Saturday, September 11, 2010

Not my usual Showplace 16 Theater

On Tuesdays and Thursday we have theater days (Operating room days). Tuesday consisted of four C-sections, a tubal ligation, and an abdominal hysterectomy. Here are a few things I learned from just one day in the OR here:

1) I can literally sweat from every pore on my body. I’ll just leave that one alone.
2) Room turnover time can literally be 3 minutes…all you really need is a mop and new sheets.
3) Who needs a bovie? All bleeding stops eventually. “Just get the baby out.”
4) The concept of a waiting room means that family members sit on a bench directly outside the O.R. and you run into them with the stretcher as you exit.
5) Overhead lights are not always essential.

Most surprising of all is how little the consultants actually do in the operating room. I spent the entire day operating while my consultant played DJ (meaning he sat at the corner desk and played songs from his laptop all day...mostly American worship songs but that's beside the point). It’s so shocking how much autonomy the interns have here. Basically the interns here are doctors that have completed medical school and spend their one intern year rotating through the various areas of medicine (surgery, pediatrics, OB/GYN, medicine).  After that time, they’re expected to be able to function as an actual physician wherever they choose to practice whether it's in an actual town hospital or in a remote rural area where they are the only doctor. Even after only one year! They are INCREDIBLY busy! I seriously won’t complain ever again about work and call (well…I’ll try not to ever complain about those things again). They (2 interns) manage the inpatients which includes all OB and GYN patients. They are also responsible for seeing the outpatients in clinic during the day (which can be anywhere from 20 to 100). They also help the midwives with any high risk laboring patients. The consultant is really only called upon to finalize plans. The craziest part of it all…they operate without a consultant even in the middle of night on high risk patients. I would have to sign away my first seven children because of all my lawsuits if what happens here actually happened in the U.S.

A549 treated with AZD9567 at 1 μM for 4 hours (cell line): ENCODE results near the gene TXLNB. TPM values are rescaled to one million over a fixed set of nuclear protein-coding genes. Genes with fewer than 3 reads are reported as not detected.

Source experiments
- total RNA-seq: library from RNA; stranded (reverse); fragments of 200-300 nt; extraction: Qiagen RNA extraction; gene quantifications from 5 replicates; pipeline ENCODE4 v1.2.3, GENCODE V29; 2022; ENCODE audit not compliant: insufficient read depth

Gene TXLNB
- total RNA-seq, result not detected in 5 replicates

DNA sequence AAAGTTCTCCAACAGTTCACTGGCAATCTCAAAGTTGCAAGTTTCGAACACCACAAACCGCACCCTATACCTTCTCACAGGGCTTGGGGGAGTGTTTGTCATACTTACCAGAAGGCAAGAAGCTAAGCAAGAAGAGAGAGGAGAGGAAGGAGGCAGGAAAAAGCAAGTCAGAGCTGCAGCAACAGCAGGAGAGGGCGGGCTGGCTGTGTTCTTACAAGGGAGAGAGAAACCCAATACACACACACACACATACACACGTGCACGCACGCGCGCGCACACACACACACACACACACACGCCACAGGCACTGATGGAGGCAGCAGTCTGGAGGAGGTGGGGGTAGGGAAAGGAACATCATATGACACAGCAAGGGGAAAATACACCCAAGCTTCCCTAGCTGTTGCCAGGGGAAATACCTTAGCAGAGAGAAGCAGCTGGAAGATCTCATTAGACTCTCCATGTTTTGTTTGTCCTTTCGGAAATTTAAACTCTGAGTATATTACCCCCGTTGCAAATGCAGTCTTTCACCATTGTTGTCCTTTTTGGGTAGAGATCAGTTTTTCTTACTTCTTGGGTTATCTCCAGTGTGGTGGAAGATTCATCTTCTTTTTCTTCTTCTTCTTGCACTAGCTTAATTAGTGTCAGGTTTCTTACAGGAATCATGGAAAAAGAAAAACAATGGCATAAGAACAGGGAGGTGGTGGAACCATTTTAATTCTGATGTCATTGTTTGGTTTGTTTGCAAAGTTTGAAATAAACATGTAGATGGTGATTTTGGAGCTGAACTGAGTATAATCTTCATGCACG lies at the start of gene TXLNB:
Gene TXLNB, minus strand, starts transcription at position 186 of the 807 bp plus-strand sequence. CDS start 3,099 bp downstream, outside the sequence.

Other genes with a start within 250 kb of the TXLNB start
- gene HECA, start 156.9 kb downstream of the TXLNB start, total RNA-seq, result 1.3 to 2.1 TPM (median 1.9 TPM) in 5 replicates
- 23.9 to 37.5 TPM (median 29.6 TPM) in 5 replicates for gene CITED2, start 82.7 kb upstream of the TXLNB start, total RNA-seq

So my intern (the one I've worked with the most and who is awesome by the way) operates like she’s an actual surgeon even though this is here third and final month of OB this year. That is what's expected of them. That’s the pressure and workload that they deal with. My job is basically to assist them like a consultant but I try and help out in any way I can. I staff and also see patients in clinic, tell them when a laboring patient needs a C-section, help with surgeries…I’m trying to help in any way I can but I still feel like the interns do so much more.

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